“Family is not an important thing. It’s everything.” -Micheal J. Fox
This week has been a saturation of grandparents and cousins. We live far away from family so having the chance to spend so much time with them is a joy. Watching the boys build their bonds with family is heart warming. It also makes my heart ache to know that they only get this opportunity a handful of times a year rather than on a regular basis. Busy work schedules and expensive travel costs have kept me away from meeting my nephew (2 years old) and niece (8 months old) until this week. So this was the first time my kids and my brother’s kids have met! We tried to make up for lost time by spending a lot of time just playing in the back yard and letting the kids be kids! Southern style, no less.
The bond that I shared with my grandparents, aunts, uncles, and cousins as a child is very different from what my boys will know. I grew up right down the road from both my grandparents and a close drive from many of my cousins. Spending time with them was a weekly or even daily event. My babysitters were often grandmothers. My playmates were cousins. Family was everywhere; all the time. Extended families of today are often more scattered than they were in generations of the past. Baby Boomers were more inclined to settle down a few miles away from home instead of striking out as my generation has done. My family follows that trend. My boys are growing up in the age of technology relationships.
Most of grandparent and cousin interaction takes place through FaceTime and Photo Streams. We have found ways to be creative with these technology based relationships. Grandparents have story time with the kids or virtually attend birthday parties over FaceTime. We can see what cousins are up to through daily pictures and videos shared on our family’s Photo Stream. Despite all this effort, I know based on my childhood experience with extended family in my every day life, my boys relationships will never compare. The location of everyone is not likely to change and so we make the best of the time we have together. What I do see in their relationships that speaks to the magic of family, is that after months and months of not seeing each other, when the boys see their grandparents, they can pick up right where they left off. Their love for each other is so apparent and strong.
Given our time with family is short, the days are action packed. We find a way to squeeze in tons of outings and activities over the course of a few short days. We had the opportunity to explore a farmstead and goat creamery. It was a bit of a drive down a long, red dirt road but it was a beautiful day at the farm. Our family was given a private tour and we were shown the ins and outs of farm life. We learned about everything from raising goats and milking goats to the making of the cheese. The cousins enjoyed walking among the chickens, investigating their eggs, petting the baby goats, and saying hello to the mooooo cows. We finished off our farm tour by having a taste test of their amazing flavored goat cheese spreads and pickled vegetables.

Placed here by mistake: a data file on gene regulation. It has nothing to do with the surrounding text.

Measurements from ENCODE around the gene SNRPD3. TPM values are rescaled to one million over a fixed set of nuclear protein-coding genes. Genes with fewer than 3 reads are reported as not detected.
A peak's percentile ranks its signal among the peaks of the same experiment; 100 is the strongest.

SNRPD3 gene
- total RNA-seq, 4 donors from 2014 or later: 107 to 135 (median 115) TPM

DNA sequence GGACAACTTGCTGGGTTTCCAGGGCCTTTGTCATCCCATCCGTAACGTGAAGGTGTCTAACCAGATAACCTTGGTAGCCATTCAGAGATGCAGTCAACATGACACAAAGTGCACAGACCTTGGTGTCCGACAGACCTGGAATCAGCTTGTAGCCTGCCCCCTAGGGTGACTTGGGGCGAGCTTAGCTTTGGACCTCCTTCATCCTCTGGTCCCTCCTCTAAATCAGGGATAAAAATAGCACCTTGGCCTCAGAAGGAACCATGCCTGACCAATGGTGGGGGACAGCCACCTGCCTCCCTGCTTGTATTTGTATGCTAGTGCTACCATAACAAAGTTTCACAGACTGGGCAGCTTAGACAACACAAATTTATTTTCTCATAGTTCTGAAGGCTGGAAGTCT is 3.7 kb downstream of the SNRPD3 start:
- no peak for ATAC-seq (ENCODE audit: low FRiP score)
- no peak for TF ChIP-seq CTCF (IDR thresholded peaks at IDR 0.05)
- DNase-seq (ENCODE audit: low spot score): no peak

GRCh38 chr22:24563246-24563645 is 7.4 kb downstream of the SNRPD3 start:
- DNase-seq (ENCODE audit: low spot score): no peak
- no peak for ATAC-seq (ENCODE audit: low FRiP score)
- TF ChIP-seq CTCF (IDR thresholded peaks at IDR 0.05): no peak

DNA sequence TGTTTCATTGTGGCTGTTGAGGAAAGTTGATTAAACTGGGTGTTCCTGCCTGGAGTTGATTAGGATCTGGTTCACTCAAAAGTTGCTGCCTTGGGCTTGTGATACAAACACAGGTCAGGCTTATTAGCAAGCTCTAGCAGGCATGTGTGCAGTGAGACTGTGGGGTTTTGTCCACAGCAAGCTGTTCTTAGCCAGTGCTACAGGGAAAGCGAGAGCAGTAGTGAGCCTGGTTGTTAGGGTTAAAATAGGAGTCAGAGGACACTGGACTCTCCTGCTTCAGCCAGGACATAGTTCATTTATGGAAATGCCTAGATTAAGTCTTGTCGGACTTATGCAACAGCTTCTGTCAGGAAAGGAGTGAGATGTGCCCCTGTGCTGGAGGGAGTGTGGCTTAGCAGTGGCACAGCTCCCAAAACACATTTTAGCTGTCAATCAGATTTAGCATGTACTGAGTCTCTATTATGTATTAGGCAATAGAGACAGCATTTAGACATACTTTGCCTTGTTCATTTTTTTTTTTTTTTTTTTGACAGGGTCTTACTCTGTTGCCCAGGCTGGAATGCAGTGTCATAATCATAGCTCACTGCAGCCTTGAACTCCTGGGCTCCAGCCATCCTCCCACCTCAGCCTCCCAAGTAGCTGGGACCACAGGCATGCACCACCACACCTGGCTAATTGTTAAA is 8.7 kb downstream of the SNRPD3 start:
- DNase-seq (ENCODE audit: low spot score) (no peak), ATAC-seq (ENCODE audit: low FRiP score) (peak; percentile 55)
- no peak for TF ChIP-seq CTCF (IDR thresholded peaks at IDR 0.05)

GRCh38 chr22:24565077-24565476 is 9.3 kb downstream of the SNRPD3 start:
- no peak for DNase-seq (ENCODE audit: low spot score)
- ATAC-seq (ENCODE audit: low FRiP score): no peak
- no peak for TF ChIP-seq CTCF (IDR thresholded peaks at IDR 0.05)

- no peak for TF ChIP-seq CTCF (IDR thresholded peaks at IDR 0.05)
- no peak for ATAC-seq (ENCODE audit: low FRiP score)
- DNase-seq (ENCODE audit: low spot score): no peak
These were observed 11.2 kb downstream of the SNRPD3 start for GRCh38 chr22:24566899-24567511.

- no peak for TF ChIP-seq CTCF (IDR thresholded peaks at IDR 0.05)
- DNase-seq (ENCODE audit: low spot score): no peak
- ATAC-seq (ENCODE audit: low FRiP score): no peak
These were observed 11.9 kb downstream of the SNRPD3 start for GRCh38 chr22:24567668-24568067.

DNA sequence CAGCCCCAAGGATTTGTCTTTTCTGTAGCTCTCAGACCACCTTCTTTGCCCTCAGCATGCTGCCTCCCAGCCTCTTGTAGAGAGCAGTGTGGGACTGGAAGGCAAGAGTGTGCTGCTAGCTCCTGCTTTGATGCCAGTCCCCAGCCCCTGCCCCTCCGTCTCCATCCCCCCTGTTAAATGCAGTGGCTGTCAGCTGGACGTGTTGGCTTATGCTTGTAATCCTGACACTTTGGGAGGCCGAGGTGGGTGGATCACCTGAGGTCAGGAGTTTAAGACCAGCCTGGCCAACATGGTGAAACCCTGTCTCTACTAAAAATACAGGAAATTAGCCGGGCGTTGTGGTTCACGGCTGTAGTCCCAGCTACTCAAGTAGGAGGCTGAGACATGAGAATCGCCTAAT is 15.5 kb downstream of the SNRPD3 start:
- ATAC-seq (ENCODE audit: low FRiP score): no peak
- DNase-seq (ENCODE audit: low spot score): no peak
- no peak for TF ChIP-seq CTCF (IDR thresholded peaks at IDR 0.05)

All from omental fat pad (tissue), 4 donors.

After our morning on the farm and the tagging out of one set of grandparents for another, we spent the afternoon at a park where the cousins could run, climb, and explore. Big Brother discovered the balls of a Sweetgum tree were perfect for throwing into the nearby creek. Little One and his cousin are within three months of each other. They were getting to know each other, as best as toddlers can. Little One hasn’t had the opportunity to spend a lot of time with peers. He has a few neighborhood friends we see from time to time, but compared to Big Brother at this age, his social life is drastically different. Sometimes that gives me guilt, but then I remind myself of the enriched life of being a little brother has to offer. I loved watching Little One and his cousin play together. They have had these moments every now and then when I have seen them look at each other and it felt as though they are thinking, “Hey, man. I think you get me.” The two little ones enjoyed calling “here fishy-fishy” while perched on the rocks near the creek (though truth be told, I don’t think there were many, if any, fish to be called). I was pleased to soak up the sun and continued southern springtime bliss and not think about the mid-30s forecast that we will be return home to in a few days. I’m afraid that might be a tough transition. Maybe I can hold all this warmth inside and have it help get me through the next month-ish until we thaw out back home.
The southern grandparent tour has been a success. They boys have loved the carefree, barefoot days. Our family has had the opportunity to slow down and enjoy our days together without obligations pulling us away from each other. And though traveling for ten days can wear you down some and sleep may not always be perfect…we have loved our adventure and carry home with us a collection of loving memories.